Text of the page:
MeSH Terms: Acetylcholine, Allosteric Regulation, Amino Acid Substitution, Anti-HIV Agents, Aspartic Acid, Benzoxazines, Binding Sites, Biocatalysis, Cholesterol 24-Hydroxylase, Deuterium Exchange Measurement, Enzyme Activation, Glutamic Acid, Ligands, Models, Molecular, Molecular Docking Simulation, Mutagenesis, Site-Directed, Mutation, Nerve Tissue Proteins, Peptide Fragments, Protein Conformation, Recombinant Fusion Proteins, gamma-Aminobutyric Acid
Show Abstract · Added March 14, 2018
Cytochrome P450 46A1 (CYP46A1, cholesterol 24-hydroxylase) is the enzyme responsible for the majority of cholesterol elimination from the brain. Previously, we found that the anti-HIV drug efavirenz (EFV) can pharmacologically activate CYP46A1 in mice. Herein, we investigated whether CYP46A1 could also be activated by endogenous compounds, including major neurotransmitters. experiments with purified recombinant CYP46A1 indicated that CYP46A1 is activated by l-glutamate (l-Glu), l-aspartate, γ-aminobutyric acid, and acetylcholine, with l-Glu eliciting the highest increase (3-fold) in CYP46A1-mediated cholesterol 24-hydroxylation. We also found that l-Glu and other activating neurotransmitters bind to the same site on the CYP46A1 surface, which differs from the EFV-binding site. The other principal differences between EFV and l-Glu in CYP46A1 activation include an apparent lack of l-Glu binding to the P450 active site and different pathways of signal transduction from the allosteric site to the active site. EFV and l-Glu similarly increased the CYP46A1 , the rate of the "fast" phase of the enzyme reduction by the redox partner NADPH-cytochrome P450 oxidoreductase, and the amount of P450 reduced. Spectral titrations with cholesterol, in the presence of EFV or l-Glu, suggest that water displacement from the heme iron can be affected in activator-bound CYP46A1. Moreover, EFV and l-Glu synergistically activated CYP46A1. Collectively, our data, along with those from previous cell culture and studies by others, suggest that l-Glu-induced CYP46A1 activation is of physiological relevance.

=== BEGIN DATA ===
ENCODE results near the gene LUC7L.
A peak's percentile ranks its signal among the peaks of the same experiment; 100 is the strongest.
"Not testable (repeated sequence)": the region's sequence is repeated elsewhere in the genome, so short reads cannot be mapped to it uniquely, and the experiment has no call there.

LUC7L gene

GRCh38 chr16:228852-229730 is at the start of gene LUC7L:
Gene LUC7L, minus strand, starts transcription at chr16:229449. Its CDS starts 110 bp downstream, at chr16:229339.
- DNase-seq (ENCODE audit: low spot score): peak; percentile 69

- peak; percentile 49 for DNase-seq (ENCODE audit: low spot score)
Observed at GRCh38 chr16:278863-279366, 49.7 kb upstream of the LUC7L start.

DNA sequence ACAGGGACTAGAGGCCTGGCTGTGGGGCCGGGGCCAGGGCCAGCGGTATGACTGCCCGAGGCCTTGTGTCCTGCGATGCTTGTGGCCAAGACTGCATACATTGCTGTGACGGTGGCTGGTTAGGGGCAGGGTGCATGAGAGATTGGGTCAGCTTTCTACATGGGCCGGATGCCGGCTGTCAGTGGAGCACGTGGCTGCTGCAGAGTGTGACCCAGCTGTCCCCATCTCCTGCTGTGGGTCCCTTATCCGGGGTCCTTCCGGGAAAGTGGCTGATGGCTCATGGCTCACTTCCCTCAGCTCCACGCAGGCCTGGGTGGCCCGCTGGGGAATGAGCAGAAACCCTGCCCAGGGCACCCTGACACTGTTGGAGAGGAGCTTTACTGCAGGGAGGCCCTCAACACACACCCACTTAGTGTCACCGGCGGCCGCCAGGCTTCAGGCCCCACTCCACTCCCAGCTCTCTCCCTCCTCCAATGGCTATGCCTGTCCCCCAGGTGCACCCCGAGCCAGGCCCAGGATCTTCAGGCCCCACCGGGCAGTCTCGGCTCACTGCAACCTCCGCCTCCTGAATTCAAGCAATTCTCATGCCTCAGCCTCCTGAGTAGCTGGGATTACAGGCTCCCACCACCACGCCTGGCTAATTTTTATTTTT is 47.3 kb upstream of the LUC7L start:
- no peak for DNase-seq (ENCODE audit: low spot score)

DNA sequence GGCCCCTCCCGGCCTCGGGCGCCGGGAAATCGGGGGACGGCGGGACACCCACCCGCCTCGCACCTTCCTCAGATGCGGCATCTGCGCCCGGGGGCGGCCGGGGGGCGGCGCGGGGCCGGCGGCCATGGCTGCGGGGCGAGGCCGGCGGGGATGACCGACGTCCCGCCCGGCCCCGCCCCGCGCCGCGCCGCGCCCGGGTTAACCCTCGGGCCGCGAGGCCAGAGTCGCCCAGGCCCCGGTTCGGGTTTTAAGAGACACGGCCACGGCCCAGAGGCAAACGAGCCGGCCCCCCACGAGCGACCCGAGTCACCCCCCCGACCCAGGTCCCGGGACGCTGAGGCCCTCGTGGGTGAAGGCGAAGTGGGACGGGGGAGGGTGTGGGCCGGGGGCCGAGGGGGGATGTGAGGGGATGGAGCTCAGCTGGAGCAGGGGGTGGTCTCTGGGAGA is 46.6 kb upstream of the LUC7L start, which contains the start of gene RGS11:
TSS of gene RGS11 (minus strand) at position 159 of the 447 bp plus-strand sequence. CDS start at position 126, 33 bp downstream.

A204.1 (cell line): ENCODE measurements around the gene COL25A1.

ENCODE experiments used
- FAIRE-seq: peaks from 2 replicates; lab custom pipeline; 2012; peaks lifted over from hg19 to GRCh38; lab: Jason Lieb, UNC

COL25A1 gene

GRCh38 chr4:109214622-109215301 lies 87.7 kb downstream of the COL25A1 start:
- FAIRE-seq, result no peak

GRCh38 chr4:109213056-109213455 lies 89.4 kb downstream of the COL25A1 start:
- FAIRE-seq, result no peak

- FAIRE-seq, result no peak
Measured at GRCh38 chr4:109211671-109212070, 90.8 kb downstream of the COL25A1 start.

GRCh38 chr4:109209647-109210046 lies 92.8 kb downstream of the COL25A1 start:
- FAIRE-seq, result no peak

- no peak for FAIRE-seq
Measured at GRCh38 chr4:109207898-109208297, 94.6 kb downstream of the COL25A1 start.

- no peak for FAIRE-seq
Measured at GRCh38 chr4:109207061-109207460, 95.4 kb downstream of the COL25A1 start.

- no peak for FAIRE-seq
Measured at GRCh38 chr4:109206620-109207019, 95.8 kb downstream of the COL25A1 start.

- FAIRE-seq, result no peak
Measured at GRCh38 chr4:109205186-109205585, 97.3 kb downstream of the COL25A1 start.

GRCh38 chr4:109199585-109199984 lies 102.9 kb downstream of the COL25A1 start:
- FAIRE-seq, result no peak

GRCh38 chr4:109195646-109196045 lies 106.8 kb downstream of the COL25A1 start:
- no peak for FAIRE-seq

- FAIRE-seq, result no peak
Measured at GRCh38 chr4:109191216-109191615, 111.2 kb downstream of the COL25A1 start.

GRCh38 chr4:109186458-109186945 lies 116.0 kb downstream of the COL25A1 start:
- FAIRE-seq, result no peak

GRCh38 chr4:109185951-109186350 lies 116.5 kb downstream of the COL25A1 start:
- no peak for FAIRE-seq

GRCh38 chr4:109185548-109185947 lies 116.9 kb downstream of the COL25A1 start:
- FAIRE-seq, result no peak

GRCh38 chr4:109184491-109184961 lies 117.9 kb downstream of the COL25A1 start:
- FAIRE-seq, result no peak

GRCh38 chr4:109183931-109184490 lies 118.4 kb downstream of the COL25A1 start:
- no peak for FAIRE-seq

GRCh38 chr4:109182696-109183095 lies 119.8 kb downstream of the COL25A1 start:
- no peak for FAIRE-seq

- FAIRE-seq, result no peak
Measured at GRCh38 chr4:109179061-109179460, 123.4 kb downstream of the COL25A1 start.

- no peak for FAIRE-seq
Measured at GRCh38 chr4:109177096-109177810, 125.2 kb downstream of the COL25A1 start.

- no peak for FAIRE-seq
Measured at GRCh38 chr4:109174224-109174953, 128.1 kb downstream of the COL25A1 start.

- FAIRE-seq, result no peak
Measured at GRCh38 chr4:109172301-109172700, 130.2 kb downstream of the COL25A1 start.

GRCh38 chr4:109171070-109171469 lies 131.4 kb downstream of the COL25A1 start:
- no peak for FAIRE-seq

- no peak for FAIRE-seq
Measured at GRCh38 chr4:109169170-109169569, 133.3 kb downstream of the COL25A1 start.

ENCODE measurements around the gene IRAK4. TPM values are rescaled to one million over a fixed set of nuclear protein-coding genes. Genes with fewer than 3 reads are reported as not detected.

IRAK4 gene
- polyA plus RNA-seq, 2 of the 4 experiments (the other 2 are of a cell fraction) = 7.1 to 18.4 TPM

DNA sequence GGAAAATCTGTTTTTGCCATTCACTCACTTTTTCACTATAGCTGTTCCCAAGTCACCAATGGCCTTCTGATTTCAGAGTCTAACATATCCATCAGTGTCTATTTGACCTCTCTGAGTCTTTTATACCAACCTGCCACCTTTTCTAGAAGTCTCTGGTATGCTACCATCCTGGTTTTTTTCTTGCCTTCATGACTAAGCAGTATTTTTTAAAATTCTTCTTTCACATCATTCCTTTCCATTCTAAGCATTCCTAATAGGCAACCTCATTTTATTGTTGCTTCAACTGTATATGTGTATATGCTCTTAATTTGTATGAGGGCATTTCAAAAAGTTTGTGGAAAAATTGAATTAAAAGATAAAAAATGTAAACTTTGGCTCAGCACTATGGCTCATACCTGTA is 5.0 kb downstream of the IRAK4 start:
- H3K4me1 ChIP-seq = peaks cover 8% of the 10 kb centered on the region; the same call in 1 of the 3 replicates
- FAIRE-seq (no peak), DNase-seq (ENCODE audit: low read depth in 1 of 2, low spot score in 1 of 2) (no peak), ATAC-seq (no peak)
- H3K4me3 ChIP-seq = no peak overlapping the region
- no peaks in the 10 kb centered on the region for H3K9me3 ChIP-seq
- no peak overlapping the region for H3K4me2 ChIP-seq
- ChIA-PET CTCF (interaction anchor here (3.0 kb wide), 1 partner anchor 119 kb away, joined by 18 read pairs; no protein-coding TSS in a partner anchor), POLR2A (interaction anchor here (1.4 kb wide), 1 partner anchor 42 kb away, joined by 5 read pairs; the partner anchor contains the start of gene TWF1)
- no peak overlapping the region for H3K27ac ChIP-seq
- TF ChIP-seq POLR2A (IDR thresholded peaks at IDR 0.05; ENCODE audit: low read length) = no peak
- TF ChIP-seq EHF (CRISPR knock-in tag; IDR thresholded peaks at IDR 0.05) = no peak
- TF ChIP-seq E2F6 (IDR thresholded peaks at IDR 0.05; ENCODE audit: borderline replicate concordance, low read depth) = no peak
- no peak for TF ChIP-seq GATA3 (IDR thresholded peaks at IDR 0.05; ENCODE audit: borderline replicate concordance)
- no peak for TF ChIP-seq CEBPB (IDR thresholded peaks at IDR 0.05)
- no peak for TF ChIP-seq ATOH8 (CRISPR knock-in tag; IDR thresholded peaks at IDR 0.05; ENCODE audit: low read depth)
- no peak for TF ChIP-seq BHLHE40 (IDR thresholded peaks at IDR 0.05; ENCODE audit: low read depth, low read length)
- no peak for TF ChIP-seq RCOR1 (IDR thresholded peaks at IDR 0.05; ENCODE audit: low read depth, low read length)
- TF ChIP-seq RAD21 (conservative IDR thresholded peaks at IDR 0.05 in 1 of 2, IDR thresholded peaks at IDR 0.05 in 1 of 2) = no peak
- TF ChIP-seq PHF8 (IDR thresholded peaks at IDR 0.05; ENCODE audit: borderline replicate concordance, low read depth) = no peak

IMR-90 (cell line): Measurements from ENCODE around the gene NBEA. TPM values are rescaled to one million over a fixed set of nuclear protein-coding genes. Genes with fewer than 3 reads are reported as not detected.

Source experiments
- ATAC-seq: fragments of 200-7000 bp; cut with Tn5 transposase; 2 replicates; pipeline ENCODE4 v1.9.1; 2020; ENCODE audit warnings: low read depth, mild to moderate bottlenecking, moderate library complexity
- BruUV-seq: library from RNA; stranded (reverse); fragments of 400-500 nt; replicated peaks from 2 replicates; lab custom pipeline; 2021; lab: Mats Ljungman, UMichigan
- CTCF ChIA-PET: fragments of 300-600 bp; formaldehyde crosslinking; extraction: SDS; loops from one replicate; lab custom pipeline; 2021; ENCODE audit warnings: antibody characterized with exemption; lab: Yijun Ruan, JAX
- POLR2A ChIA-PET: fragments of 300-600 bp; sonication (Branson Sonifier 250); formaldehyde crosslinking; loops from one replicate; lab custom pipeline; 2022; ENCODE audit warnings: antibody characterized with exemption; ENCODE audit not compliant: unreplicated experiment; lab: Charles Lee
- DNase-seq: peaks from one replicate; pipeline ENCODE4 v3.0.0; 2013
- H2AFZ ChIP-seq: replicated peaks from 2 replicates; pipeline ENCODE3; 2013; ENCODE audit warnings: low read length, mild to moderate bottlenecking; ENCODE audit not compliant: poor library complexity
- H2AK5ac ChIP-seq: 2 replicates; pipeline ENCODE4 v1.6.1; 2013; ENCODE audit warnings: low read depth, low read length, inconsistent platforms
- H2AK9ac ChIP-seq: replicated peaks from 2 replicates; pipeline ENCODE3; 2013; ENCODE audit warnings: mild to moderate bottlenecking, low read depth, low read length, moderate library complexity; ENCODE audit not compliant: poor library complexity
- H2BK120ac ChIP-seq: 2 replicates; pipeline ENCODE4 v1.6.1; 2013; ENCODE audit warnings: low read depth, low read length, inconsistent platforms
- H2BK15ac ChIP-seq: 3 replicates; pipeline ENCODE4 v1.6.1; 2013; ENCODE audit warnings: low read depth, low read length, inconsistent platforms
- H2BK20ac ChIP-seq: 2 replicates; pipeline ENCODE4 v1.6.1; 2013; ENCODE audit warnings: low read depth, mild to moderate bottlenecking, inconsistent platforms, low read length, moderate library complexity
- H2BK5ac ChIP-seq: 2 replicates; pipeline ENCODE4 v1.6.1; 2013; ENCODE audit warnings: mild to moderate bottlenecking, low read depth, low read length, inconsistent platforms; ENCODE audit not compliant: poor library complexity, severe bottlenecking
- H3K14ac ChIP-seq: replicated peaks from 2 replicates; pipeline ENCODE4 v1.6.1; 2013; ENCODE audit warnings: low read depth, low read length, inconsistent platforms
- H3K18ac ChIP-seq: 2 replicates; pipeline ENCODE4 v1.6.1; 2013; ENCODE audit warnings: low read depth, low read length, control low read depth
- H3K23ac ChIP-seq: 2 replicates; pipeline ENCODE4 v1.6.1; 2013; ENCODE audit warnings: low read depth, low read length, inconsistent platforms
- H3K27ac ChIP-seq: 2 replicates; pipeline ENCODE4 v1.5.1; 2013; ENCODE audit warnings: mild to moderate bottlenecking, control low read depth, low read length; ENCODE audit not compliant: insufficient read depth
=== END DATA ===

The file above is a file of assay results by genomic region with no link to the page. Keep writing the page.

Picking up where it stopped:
© 2017 by The American Society for Biochemistry and Molecular Biology, Inc.
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22 MeSH Terms
Gβγ directly modulates vesicle fusion by competing with synaptotagmin for binding to neuronal SNARE proteins embedded in membranes.
Zurawski Z, Page B, Chicka MC, Brindley RL, Wells CA, Preininger AM, Hyde K, Gilbert JA, Cruz-Rodriguez O, Currie KPM, Chapman ER, Alford S, Hamm HE
(2017) J Biol Chem 292: 12165-12177